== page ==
Working in Everyone’s Backyard: Statistics in the Community

Backyard Statistics

Stephen Salerno

PhD Student, Biostatistics

Students at Michigan Public Health share an innate drive to work within their surrounding communities to make a difference. This intrinsic call to action is a big part of what motivates most professionals in the field of public health. Whether serving those in need at a regional food bank, advancing STEM education for young women, or organizing a school-wide day of service, each of us strive to empower community change.

When a volunteer organization empowers individuals to dedicate time, resources, and knowledge to the pursuit of public good, great things can happen. Some of us work in the foreground, some of us in the background—but all contribute to improving the lives of those around us.

We do not sit in offices all day looking at formulas. We want to connect with others sharing similar motivations, seeking out areas of application that could benefit from our methods.

Statistics in the Community (STATCOM) at the University of Michigan is a community outreach organization offering the expertise of statistics graduate students—free of charge—to nonprofit governmental and community organizations. We help design studies, develop better data collection instruments, and analyze data for public good. Though most of our members are students in biostatistics and statistics, STATCOM also has volunteers from survey methodology, social work, epidemiology, information, and industrial and operations engineering.

At first glance, statistics seems to lie in the world of the theoretical. Those of us in the field tend to agree with mathematician John Tukey: the best part of being a statistician is that you "get to play in everyone else's backyard." We are also privileged to work in everyone else's backyard—we do not sit in offices all day only looking for "α+βX." Rather, we want to connect with others sharing similar motivations, seeking out areas of application that could benefit from our methods.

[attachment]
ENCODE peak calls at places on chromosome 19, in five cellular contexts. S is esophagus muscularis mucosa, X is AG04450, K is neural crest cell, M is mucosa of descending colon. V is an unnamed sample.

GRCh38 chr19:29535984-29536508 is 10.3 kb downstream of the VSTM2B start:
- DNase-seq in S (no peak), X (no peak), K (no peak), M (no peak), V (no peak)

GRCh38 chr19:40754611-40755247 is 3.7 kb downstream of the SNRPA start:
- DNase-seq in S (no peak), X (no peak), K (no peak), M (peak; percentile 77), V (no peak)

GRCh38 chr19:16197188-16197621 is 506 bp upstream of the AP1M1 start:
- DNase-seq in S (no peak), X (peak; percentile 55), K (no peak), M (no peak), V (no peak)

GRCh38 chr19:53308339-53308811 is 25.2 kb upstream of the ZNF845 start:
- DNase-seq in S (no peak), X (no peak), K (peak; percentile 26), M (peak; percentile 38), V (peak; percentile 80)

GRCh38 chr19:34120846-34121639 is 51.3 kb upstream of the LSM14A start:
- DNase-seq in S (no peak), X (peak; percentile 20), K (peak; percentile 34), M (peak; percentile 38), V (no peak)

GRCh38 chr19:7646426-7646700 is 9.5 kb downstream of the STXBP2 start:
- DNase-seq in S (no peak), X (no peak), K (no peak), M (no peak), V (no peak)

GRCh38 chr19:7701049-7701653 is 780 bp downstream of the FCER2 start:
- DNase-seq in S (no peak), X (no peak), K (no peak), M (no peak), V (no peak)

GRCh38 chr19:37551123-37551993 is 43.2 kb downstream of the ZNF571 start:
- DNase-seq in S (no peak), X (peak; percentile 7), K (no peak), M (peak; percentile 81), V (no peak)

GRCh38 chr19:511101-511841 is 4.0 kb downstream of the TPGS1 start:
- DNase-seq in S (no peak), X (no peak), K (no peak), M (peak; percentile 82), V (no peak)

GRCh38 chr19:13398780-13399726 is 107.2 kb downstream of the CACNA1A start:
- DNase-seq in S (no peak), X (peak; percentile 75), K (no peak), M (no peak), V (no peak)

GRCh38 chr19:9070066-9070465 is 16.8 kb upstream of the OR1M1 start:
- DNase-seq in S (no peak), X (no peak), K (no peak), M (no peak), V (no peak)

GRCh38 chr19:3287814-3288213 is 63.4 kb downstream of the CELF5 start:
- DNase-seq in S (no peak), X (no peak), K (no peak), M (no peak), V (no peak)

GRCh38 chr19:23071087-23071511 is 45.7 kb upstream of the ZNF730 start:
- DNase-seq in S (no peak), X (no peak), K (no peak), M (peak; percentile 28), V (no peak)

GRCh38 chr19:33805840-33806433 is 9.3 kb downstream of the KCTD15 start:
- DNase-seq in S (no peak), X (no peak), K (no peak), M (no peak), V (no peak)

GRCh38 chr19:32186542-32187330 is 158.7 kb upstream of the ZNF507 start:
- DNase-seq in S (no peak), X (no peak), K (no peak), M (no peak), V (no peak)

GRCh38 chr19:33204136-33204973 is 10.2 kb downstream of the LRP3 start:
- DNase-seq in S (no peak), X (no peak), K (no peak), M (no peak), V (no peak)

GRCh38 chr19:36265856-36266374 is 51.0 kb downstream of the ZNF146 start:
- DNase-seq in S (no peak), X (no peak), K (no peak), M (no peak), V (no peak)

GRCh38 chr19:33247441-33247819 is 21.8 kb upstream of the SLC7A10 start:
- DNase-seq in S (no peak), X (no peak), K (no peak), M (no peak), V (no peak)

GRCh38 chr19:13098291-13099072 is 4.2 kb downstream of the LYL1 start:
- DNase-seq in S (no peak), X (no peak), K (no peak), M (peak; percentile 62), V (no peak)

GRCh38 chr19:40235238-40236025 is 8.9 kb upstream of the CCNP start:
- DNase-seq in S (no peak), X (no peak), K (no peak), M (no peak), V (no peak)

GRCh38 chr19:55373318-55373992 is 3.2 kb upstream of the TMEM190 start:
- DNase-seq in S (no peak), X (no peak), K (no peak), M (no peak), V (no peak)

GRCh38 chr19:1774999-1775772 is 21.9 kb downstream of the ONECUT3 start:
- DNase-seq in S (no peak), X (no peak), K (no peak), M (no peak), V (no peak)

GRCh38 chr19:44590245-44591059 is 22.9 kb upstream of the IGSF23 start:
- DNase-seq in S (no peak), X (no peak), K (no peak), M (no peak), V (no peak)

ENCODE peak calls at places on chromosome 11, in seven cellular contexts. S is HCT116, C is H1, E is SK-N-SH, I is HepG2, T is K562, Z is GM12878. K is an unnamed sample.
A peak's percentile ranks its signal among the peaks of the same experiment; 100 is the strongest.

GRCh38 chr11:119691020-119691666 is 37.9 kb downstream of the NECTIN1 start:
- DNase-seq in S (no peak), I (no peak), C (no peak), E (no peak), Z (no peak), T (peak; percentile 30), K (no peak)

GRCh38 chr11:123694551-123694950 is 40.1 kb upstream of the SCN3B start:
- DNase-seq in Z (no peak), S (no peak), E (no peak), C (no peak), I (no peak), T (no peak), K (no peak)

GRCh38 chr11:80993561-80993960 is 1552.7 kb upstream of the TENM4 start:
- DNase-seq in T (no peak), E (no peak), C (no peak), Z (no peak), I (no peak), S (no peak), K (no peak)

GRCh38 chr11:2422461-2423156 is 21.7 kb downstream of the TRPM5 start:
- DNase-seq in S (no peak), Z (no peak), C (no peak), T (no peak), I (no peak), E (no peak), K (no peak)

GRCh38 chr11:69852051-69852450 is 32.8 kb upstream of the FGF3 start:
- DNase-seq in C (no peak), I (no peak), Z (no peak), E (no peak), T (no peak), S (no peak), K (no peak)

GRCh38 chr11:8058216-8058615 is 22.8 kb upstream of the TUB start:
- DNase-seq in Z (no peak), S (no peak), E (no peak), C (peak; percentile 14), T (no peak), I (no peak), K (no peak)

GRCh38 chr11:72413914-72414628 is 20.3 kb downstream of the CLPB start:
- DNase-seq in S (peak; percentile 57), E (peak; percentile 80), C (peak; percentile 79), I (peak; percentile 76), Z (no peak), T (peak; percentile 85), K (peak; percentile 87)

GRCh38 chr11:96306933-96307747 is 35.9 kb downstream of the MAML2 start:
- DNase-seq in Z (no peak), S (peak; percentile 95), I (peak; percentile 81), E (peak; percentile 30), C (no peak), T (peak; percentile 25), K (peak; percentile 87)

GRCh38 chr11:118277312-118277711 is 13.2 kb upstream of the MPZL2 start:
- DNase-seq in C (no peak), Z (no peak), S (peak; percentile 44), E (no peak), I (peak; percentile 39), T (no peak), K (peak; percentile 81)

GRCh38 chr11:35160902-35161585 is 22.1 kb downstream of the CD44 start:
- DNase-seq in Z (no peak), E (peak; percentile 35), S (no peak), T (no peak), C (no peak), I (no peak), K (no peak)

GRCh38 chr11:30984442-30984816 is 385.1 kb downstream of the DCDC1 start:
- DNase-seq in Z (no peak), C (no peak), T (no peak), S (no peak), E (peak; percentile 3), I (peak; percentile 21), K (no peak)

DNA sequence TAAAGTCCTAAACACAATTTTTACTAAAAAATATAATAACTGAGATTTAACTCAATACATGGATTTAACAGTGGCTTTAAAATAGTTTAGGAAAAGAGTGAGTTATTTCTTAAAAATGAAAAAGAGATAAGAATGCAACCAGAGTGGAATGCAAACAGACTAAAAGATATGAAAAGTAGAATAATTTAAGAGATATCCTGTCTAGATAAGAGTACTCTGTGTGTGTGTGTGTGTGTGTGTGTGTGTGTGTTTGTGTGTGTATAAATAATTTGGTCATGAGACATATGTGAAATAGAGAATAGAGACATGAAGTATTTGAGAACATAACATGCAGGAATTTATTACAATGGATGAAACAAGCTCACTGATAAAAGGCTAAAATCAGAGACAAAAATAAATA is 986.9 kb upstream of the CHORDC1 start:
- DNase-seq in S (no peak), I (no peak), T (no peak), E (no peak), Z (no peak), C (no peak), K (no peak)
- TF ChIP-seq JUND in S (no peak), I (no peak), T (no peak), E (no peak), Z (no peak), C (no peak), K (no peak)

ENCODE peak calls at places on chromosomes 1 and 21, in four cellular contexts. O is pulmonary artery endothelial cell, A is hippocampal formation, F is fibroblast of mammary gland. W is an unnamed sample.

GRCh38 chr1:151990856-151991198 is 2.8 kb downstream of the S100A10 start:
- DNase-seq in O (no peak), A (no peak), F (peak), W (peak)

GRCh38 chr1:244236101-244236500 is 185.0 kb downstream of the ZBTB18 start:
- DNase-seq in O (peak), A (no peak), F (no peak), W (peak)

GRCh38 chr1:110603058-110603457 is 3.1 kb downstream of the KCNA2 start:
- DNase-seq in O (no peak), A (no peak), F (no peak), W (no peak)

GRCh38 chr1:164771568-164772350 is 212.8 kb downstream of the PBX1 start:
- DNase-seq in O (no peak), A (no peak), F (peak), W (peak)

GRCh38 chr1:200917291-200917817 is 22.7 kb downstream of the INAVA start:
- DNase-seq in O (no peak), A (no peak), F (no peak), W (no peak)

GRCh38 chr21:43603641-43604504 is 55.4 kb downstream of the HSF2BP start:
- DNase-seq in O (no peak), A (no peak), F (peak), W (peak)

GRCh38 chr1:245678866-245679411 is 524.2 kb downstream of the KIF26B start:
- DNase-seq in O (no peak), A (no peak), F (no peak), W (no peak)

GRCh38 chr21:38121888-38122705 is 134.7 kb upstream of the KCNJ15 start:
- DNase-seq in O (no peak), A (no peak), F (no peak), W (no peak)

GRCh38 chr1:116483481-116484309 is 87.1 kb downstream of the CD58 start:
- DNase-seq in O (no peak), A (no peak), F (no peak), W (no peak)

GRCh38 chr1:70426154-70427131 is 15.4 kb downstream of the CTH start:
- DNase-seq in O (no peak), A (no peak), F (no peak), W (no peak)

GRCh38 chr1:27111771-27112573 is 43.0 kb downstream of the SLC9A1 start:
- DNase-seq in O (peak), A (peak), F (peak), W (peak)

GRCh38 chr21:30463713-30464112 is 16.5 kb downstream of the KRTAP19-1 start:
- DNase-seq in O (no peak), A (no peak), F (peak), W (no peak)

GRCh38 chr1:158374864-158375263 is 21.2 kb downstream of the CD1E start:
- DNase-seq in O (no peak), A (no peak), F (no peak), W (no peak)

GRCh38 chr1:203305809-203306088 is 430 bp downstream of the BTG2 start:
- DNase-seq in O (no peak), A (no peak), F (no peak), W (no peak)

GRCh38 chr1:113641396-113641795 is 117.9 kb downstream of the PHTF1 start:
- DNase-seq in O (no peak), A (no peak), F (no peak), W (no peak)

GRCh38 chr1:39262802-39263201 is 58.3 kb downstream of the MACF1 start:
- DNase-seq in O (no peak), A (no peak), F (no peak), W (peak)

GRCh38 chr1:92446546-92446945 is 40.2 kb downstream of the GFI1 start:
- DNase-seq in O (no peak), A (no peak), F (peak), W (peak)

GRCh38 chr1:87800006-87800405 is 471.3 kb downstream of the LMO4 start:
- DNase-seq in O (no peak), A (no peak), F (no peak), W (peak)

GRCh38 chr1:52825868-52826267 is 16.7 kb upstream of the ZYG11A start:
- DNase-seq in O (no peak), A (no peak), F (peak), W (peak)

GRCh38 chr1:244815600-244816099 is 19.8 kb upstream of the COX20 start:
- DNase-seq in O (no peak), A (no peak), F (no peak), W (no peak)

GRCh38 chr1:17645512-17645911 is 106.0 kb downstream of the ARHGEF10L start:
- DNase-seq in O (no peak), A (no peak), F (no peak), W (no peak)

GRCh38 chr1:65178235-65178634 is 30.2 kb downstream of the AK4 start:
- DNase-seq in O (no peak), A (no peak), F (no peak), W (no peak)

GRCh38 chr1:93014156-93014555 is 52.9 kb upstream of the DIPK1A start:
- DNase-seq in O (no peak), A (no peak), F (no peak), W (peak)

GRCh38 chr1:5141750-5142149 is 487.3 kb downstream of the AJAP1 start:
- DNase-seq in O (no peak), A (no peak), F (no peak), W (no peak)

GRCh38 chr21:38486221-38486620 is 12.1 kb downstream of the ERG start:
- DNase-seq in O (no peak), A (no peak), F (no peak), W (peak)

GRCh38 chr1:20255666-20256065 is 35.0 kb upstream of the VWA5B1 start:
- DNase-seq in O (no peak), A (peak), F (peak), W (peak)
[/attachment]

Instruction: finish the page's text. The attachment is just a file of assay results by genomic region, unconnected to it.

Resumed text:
This work requires individuals who are not only altruistic but dedicated enough to carry forward projects that have great impact. Under the direction of Michael Elliott and Cathie Spino, and with the leadership of co-presidents Evan Reynolds and Tim NeCamp, STATCOM has flourished. In just a few short years, we have grown from 45 student members with 5 projects to 147 student members with 10 current projects. STATCOM is active in the Ann Arbor community, for example assisting the Ozone House in building a predictive model for scheduling staff volunteers to handle crisis calls from youth in the surrounding area.

We owe much to several meaningful cross-campus collaborations, including the Community Technical Assistance Collaborative (CTAC) in the Edward Ginsberg Center and the Michigan Institute for Data Science (MIDAS). Through these partnerships, we have taken on many projects in the three major metropolitan areas of Southeast Michigan. With CTAC, STATCOM developed a survey to determine the best allocation of 13 million dollars to improve services for the senior population of Washtenaw County. We are active in Genesee County, assessing perceptions of water quality and public health in the wake of the Flint Water Crisis. And we partnered recently with the Detroit College Access Network to evaluate the effect of their counseling program for Detroit high school students.

This spring, STATCOM, CTAC, and the Ann Arbor Data Dive held our first annual Data for Public Good Symposium. This saw more than 50 participants from 12 different disciplines showcasing the quantitative philanthropy going on across the university. It is our mission to continue to grow both as an organization and as a positive influence throughout the School of Public Health and the community at large. In volunteering, we at STATCOM have found our purpose—always leading, forever valiant, and above all else, pursuing a world of good.

About the Author

Stephen Salerno is a PhD student in Biostatistics at the University of Michigan School of Public Health. He first was introduced to the prospect of data for public good working on a study of civic participation, livelihood and employment, and the sexual and reproductive health and rights of school-aged children living in Kathmandu and Sunsari, Nepal. His research here at Michigan Public Health focuses on clinical quality measure development for those with end-stage renal disease (ESRD), bridging the gap between health care metrics and the patients who must make life-altering decisions based on this information.